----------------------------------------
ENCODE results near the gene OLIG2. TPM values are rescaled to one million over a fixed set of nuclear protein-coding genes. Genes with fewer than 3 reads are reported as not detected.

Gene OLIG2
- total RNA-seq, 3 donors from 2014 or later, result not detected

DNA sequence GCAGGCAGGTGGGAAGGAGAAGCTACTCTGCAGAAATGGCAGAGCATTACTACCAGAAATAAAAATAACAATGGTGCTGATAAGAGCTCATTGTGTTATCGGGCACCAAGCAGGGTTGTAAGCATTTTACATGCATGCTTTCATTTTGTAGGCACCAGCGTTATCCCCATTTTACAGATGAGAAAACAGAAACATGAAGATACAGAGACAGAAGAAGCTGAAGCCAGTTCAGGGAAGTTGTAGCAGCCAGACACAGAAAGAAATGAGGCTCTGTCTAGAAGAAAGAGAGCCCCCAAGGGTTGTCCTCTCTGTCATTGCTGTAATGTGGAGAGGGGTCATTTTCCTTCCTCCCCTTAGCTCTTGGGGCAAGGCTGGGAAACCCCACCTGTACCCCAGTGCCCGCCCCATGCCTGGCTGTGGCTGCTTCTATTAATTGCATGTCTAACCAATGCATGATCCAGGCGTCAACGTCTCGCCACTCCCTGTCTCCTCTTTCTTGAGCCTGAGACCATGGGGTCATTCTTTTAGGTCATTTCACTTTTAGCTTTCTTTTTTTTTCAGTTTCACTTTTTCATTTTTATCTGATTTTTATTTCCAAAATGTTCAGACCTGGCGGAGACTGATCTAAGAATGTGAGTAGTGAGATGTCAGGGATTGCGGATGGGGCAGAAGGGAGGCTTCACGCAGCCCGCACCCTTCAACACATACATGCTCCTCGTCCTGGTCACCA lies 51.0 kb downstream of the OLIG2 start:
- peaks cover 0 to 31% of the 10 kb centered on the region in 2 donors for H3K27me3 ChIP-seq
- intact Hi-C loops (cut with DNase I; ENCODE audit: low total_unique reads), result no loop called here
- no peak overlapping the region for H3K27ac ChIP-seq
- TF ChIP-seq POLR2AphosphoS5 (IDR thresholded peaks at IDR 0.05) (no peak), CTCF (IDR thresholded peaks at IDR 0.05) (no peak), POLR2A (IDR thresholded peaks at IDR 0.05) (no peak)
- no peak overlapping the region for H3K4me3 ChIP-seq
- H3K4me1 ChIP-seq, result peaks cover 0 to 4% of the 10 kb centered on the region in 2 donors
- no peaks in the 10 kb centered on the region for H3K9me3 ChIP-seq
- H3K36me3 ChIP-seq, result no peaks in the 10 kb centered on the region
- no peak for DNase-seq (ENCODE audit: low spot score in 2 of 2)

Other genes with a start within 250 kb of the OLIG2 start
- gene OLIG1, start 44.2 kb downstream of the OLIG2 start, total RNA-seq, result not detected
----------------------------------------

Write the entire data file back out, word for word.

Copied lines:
ENCODE results near the gene OLIG2. TPM values are rescaled to one million over a fixed set of nuclear protein-coding genes. Genes with fewer than 3 reads are reported as not detected.

Gene OLIG2
- total RNA-seq, 3 donors from 2014 or later, result not detected

DNA sequence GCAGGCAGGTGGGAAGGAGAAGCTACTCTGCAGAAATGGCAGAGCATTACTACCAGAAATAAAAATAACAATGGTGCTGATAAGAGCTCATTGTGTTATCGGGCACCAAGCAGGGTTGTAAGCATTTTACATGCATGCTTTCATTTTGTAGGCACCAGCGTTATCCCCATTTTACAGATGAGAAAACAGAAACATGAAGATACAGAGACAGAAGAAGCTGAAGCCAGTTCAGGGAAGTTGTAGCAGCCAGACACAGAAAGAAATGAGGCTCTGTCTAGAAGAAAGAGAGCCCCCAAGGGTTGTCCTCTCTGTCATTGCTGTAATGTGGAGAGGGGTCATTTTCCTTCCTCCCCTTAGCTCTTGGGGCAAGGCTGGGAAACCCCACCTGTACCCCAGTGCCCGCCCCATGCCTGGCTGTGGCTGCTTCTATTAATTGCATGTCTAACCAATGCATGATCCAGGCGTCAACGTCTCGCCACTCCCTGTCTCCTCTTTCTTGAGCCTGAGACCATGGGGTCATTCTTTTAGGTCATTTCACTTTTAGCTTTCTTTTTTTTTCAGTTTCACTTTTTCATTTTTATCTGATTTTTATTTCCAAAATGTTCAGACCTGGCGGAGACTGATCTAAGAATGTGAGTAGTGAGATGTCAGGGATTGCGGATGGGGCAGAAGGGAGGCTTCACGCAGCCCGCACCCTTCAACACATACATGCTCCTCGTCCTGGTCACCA lies 51.0 kb downstream of the OLIG2 start:
- peaks cover 0 to 31% of the 10 kb centered on the region in 2 donors for H3K27me3 ChIP-seq
- intact Hi-C loops (cut with DNase I; ENCODE audit: low total_unique reads), result no loop called here
- no peak overlapping the region for H3K27ac ChIP-seq
- TF ChIP-seq POLR2AphosphoS5 (IDR thresholded peaks at IDR 0.05) (no peak), CTCF (IDR thresholded peaks at IDR 0.05) (no peak), POLR2A (IDR thresholded peaks at IDR 0.05) (no peak)
- no peak overlapping the region for H3K4me3 ChIP-seq
- H3K4me1 ChIP-seq, result peaks cover 0 to 4% of the 10 kb centered on the region in 2 donors
- no peaks in the 10 kb centered on the region for H3K9me3 ChIP-seq
- H3K36me3 ChIP-seq, result no peaks in the 10 kb centered on the region
- no peak for DNase-seq (ENCODE audit: low spot score in 2 of 2)

Other genes with a start within 250 kb of the OLIG2 start
- gene OLIG1, start 44.2 kb downstream of the OLIG2 start, total RNA-seq, result not detected